The film has been championed in the media for having a balanced view on the Hunger Strikes, how they occurred, as well as the political stumbling blocks which prevented compromise. But to be honest as I queued behind a group of young pro-ana enthusiasts, three unmasked Sinn Fein members, and a bushy bearded man from Manchester I wasn’t sure what to expect.
As there is very little footage of Bobby Sands’ childhood the film opens with an animated depiction of his family being driven out of their home as a result of sectarian violence. This troubled background drives a young Sands to join the IRA at the tender age of 18 and shortly afterwards he serves his first sentence for the possession of fire arms.
In fact Bobby Sands would spend most of his adult life in prison on gun charges which is why there is no video footage of him, very little photographic material and only some of his writings survive to tell us about his experiences.
Given this void the film makers create a very artistic portrayal of the last 66 days of Bobby Sands life, with dark animations capturing the depression of the prison cells, neatly woven with melodic readings from Bobby Sands’ prison diary.
His diary makes several references to brutality and beatings within the prison system which the film somewhat skirts but the inclusion of an interview with one of the prison guards really sets the tone of prison life, ‘Blanket Protests’ and slop out attacks which lead to the ‘Dirty Protest’. Thirty five years later this prison guard shows no remorse or sympathy for the political prisoners of the H-Blocks, for the lives lost, or for the orders he carried out while attending men seeking ‘Special Category Status’ (The Special Category Status essentially allowed the prisoners to have Prisoners Of War status as laid out in the Geneva Convention).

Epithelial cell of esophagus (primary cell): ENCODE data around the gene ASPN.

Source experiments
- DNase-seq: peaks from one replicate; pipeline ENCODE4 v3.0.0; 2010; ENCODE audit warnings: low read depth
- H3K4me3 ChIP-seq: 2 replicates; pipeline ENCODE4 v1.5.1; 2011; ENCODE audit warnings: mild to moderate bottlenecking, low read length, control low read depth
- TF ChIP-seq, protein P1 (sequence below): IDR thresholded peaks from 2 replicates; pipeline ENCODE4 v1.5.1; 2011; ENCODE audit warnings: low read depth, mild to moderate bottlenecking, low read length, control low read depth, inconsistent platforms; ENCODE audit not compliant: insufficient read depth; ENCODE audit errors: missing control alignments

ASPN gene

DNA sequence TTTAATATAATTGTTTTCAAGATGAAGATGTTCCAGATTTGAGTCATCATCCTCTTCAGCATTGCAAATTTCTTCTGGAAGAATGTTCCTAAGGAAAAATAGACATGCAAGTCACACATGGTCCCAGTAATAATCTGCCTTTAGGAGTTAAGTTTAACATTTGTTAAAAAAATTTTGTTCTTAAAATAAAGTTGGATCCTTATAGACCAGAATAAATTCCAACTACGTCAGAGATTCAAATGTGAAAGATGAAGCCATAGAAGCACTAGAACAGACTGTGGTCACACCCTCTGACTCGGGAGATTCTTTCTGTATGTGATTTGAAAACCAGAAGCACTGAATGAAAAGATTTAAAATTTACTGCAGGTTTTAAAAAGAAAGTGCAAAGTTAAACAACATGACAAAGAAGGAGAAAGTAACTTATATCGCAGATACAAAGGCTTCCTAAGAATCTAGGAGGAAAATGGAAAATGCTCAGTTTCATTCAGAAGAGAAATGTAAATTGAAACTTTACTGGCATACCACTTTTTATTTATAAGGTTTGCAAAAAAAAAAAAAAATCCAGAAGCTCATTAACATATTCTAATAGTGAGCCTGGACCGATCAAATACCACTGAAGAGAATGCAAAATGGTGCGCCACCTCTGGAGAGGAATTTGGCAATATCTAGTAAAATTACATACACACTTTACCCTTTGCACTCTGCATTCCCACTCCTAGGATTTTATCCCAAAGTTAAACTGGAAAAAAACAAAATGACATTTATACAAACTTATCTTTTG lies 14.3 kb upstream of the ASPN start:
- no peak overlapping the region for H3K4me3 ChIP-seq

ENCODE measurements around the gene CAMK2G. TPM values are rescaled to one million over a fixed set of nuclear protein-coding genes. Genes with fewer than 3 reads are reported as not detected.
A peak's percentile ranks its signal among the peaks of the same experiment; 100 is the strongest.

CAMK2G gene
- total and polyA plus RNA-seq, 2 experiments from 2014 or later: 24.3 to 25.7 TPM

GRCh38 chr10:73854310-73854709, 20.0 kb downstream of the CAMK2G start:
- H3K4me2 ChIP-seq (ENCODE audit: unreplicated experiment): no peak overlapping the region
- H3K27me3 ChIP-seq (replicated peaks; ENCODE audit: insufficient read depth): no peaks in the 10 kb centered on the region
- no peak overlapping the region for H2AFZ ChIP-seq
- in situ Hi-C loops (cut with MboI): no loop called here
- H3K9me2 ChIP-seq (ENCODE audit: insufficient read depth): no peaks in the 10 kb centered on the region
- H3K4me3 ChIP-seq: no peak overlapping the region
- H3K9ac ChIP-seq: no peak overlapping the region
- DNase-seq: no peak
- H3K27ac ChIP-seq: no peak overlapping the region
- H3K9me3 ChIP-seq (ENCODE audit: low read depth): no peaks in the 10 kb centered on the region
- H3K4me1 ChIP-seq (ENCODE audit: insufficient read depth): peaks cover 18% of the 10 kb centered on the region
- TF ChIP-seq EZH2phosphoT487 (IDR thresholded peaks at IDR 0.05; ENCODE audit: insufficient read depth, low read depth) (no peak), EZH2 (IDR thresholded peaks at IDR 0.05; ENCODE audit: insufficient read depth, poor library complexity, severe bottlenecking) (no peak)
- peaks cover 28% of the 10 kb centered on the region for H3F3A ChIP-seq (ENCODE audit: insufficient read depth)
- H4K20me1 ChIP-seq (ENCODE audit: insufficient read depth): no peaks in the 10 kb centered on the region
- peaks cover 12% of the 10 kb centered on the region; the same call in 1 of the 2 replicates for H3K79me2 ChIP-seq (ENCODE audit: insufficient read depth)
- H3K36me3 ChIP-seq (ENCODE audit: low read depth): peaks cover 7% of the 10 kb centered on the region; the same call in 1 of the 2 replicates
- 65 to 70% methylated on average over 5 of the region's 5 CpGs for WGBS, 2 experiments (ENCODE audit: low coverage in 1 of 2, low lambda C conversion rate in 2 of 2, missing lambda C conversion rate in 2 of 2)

These popcorn munching moments show the intensity of life in Northern Ireland at the time, and the political pressure cooker which steamed in the background is highlighted by the iron will of Maggie Thatcher, who was willing to let a member of her parliament starve to death before answering to the demands of the IRA.
The presence of journalist Fintan O’Toole is also note worthy as he speaks out against the atrocities committed by the IRA and the danger of elevating the now iconic Bobby Sands to martyrdom status. A view which would classify Sands as a good hero if you’re interested in educating your children in ‘provo’ violence, the art of manipulating civil rights movements into terrorist organisations.
I was a bit disappointed that the film portrayed itself as being a Bobby Sands documentary without really diving into his life, his motivations, and his thoughts of future actions or even revolution. I was hoping for more accounts of his life from family, friends and perhaps comrades.